An open letter addressed to the International Astronomical Union (IAU) was released written by Open University (OU) PhD student Annie Lennox. The letter demonstrates the underrepresentation of women in space science nomenclature and explains how naming conventions contribute to a lack of diversity across the solar system. Annie found that only 12% of craters on Mercury are named after women, and for craters named after people on Mars and the Moon. only 2% commemorate a woman. The conventions, which consistently require an individual to have achieved demonstrable fame before being accepted, inherently disadvantage women and other marginalized groups as historical injustices denied them the levels of fame or recognition achievable by men. The current conventions go with the grain of these historical injustices, rather than try to repair them. To read and sign your support, visit https://docs.google.com/document/d/e/2PACX-1vQ93IbE-cF_iuWGsBqB8SAouLhr9E441eSQCfKVHSbW8ywH9-mPo4pRZ8KHjYuATAcZP2IsCNKIx-By/pub.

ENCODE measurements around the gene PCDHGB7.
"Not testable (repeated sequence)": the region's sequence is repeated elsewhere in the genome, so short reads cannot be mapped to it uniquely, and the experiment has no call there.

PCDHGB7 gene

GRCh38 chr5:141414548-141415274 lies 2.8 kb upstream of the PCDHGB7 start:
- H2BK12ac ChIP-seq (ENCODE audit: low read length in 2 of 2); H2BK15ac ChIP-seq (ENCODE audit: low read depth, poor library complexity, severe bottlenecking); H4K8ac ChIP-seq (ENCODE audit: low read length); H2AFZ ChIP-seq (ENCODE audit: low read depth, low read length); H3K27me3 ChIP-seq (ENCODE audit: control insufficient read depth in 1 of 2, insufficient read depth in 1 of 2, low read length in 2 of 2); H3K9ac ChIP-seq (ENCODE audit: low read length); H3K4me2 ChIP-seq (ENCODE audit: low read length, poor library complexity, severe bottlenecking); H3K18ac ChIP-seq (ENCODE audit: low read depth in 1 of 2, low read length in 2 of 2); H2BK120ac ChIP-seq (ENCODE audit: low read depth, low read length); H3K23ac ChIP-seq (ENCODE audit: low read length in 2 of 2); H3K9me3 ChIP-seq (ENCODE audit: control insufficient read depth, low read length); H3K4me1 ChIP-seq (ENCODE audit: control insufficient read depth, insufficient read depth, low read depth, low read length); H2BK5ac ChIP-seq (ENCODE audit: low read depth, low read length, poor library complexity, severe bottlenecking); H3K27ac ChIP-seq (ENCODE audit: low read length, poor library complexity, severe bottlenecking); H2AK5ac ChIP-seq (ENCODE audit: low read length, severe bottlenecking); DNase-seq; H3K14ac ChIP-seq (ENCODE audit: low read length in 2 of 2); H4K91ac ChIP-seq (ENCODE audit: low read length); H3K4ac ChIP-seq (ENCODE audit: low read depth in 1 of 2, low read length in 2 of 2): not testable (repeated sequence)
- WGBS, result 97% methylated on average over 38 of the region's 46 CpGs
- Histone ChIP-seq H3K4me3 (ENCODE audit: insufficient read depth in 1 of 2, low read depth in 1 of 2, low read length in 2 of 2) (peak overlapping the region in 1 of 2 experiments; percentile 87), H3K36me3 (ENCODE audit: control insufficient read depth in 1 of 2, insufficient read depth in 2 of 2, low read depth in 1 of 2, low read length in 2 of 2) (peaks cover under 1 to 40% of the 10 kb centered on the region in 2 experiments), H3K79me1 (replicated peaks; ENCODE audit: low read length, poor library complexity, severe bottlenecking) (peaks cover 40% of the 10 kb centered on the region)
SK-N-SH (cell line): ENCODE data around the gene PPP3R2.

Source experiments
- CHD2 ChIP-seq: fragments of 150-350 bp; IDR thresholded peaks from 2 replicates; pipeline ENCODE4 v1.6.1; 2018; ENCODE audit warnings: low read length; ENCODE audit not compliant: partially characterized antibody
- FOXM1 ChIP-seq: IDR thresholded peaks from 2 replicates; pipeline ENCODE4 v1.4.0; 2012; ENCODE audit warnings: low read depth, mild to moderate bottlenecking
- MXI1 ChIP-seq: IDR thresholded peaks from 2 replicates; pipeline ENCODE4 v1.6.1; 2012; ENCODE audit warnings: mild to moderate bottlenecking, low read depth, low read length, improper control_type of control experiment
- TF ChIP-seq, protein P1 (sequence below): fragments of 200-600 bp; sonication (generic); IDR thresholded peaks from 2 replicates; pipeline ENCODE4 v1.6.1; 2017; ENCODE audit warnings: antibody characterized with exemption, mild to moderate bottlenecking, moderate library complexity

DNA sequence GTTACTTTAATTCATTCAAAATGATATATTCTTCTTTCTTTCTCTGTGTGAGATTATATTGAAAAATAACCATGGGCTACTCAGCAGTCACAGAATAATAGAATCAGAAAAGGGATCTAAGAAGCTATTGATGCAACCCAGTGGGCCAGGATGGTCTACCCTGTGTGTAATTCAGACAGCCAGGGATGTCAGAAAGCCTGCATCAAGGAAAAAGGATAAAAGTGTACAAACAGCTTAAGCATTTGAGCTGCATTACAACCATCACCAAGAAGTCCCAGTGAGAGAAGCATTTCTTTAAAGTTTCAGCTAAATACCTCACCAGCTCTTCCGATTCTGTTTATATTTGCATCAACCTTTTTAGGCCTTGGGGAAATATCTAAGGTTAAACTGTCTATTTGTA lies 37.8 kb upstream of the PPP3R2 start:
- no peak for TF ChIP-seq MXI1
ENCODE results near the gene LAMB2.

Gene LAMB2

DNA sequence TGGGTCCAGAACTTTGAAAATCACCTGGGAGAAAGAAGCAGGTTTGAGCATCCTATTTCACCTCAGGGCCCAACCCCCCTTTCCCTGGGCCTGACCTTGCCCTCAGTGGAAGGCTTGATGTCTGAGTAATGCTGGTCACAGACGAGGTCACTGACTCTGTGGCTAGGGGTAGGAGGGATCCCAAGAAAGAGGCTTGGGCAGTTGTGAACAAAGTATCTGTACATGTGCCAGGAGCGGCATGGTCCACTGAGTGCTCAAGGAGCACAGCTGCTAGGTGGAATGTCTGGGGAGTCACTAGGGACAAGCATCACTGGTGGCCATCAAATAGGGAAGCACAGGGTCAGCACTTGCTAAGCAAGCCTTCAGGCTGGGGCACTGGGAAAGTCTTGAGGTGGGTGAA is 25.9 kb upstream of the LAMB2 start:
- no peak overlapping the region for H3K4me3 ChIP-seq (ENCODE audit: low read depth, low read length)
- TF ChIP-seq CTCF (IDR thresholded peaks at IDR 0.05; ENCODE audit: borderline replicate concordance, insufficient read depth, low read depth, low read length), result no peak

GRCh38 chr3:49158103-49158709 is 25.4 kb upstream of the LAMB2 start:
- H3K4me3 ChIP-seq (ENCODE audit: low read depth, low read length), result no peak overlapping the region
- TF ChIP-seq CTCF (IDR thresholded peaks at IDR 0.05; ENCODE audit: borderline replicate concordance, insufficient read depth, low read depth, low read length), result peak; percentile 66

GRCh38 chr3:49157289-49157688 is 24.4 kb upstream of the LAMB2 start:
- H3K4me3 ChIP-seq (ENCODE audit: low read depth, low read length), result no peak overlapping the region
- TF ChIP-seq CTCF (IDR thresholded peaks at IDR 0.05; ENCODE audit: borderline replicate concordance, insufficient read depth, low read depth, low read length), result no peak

Following on from this work, the OU and Women’s Physics Network at the University of Southampton are planning a hackathon happening on the weekend of October 22-23. This isn’t just a gender issue, and statistics on racial, ethnic, cultural representation should also be publicly available. We want to investigate the demographics of (almost) all the named features in the solar system, and examine them on the basis of gender, nationality, sexuality, and ethnicity, for example to see how diverse the solar system is. We are aiming to bring these results to the IAU, revealing who is represented, who is underrepresented, and who is missing in space science. But, due to immense number of named features in the solar system, we need a lot of people doing data entry and lend some humanpower. Attendance is virtual or in person across various universities in the UK. To register your interest, email [email protected].